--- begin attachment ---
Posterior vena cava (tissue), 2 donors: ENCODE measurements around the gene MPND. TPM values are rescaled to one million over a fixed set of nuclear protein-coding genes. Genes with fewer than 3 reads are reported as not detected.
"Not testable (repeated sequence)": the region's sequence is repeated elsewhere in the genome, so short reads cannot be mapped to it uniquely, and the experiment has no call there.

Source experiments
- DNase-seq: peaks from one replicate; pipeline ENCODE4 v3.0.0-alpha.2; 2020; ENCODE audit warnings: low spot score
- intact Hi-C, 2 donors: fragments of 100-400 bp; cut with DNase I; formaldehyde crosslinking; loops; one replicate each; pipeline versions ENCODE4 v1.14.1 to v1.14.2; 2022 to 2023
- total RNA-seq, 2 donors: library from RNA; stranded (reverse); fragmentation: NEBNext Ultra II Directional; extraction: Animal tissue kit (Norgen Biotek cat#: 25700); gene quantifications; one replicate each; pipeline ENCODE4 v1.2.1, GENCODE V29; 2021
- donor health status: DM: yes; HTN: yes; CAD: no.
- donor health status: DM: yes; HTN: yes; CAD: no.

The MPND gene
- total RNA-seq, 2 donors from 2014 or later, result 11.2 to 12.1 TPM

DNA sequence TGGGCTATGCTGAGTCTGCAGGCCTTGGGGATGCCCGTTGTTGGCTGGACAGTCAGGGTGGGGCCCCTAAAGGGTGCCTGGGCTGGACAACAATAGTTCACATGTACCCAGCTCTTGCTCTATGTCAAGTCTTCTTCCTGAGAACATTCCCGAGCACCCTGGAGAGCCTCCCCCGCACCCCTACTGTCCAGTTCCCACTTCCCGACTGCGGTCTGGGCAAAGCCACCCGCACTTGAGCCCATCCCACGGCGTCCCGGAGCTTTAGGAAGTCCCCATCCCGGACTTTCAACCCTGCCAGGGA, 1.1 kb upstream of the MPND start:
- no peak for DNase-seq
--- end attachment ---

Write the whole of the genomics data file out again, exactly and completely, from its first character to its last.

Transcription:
Posterior vena cava (tissue), 2 donors: ENCODE measurements around the gene MPND. TPM values are rescaled to one million over a fixed set of nuclear protein-coding genes. Genes with fewer than 3 reads are reported as not detected.
"Not testable (repeated sequence)": the region's sequence is repeated elsewhere in the genome, so short reads cannot be mapped to it uniquely, and the experiment has no call there.

Source experiments
- DNase-seq: peaks from one replicate; pipeline ENCODE4 v3.0.0-alpha.2; 2020; ENCODE audit warnings: low spot score
- intact Hi-C, 2 donors: fragments of 100-400 bp; cut with DNase I; formaldehyde crosslinking; loops; one replicate each; pipeline versions ENCODE4 v1.14.1 to v1.14.2; 2022 to 2023
- total RNA-seq, 2 donors: library from RNA; stranded (reverse); fragmentation: NEBNext Ultra II Directional; extraction: Animal tissue kit (Norgen Biotek cat#: 25700); gene quantifications; one replicate each; pipeline ENCODE4 v1.2.1, GENCODE V29; 2021
- donor health status: DM: yes; HTN: yes; CAD: no.
- donor health status: DM: yes; HTN: yes; CAD: no.

The MPND gene
- total RNA-seq, 2 donors from 2014 or later, result 11.2 to 12.1 TPM

DNA sequence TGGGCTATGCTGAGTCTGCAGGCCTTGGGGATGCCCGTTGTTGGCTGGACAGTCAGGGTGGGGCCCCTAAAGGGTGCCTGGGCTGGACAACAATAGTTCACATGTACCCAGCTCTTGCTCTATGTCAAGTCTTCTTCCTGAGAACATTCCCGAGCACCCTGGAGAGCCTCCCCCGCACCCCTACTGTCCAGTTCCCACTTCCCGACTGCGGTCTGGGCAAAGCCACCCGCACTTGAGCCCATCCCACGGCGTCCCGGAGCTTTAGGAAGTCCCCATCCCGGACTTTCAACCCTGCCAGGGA, 1.1 kb upstream of the MPND start:
- no peak for DNase-seq